A personal project, which if I now look back, is a competitive programming problem!

Repo: https://github.com/nnanto/gravity

Gravity is like a memory allocator i.e, given some data, we’ll organize the data (or free them) in our memory. Also, as we walk through the project, we’ll derive questions that are similar to those in competitive programming

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Source: https://hacks.mozilla.org/2017/06/a-crash-course-in-memory-management/

Yes, we are the person with the cap but we would do much less in this project. But is there a scenario where this allocator will be useful? There might be. In languages with garbage-collector, storing a lot of data in memory causes long pauses during…

Toy app running multiple NATS servers in a TailScale Network

The End Product

The aim of this toy app is to experiment with Tailscale (more on tailscale below). When we run the application (a binary actually), it will :

  1. Ask for person to login via Gmail/Microsoft/Tailscale
  2. Once logged in, will start a server
  3. Repeating Step 1 & 2 in multiple systems (located anywhere) with same login account will result in all those servers communicating securely with each other i.e, these servers will form a cluster.

Diagrammatically, after running it in three machines, it’d look something like this:

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Fig 1: Three NAT servers (machines) are connected to each other (peer-to-peer) using Tailscale. [Arrows are bi-directional but are drawn unidirectional for aesthetics]

Tech Stack: Go, TailScale, NATS


Introduces a few backend concepts and jargons to Front-end developers

The main aim of this post is just to introduce bits and pieces of backend and is no way a guide to backend development. To add to this, I’m NO EXPERT so read with caution!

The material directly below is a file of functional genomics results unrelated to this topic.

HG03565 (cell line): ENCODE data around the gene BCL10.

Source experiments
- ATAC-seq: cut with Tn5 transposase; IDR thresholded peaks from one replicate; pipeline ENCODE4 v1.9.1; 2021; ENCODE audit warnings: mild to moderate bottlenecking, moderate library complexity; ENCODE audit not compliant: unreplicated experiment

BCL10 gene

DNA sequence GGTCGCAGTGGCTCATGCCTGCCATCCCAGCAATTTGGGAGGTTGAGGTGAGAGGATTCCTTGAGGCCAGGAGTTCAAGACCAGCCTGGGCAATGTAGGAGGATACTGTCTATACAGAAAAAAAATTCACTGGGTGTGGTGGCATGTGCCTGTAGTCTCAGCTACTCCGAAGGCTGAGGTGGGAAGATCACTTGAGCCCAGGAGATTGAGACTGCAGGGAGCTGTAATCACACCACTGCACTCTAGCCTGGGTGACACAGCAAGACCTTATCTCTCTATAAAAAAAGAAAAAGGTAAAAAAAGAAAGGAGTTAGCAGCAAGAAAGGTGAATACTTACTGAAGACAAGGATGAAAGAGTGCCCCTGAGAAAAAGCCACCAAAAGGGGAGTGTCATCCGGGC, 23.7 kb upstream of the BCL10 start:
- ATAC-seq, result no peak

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Atlantic & Pacific oceans don’t mix

Just like how the entire ocean is just one body of water but there’s an invisible wall between the Atlantic & Pacific ocean, I consider Frontend and Backend development to be like that. They are the same… wait… are they?

Key for the readers: FED => Front-End Developer | BED => Back-End Developer MD…

Lets cut to the chase (we are talking about optimization anyway ;) The plan was to implement the following functions:

  1. Alloc: Given a size, allocates memory and returns a reference (offset)
  2. Free: Given the reference (offset), frees the associated memory

We’ll skip how these functions were implemented and we’ll stick to knowing what it does, which is the same as malloc, new, free, etc... So, I had an initial version of my code (alloc & free) in GoLang and ran some benchmark to check its performance.

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Allocating multiple objects of random size with totaling to Total Allocation Size in bytes and 1061 ns/op implies nanoseconds took per operation.

Even though we are allocating and freeing chunks of objects that sum more than…

A simple method to maintain and evolve code with schema contracts.

Before we start, for those super-humans who can convert code to blog/documentation here’s the link to the Github Repo.

@skimmable ( The Problem )

  1. If you’ve ever consumed from an API or a Pub/Sub service then you’d have spent your time digging through the documentation of the writer’s schema (data model).
  2. If you think reading the documentation is time consuming then have you ever tried updating an API version to get one feature and ended up changing many models?

Even though Open API specifications help save time, we still have to create objects in…

Naveen Anto

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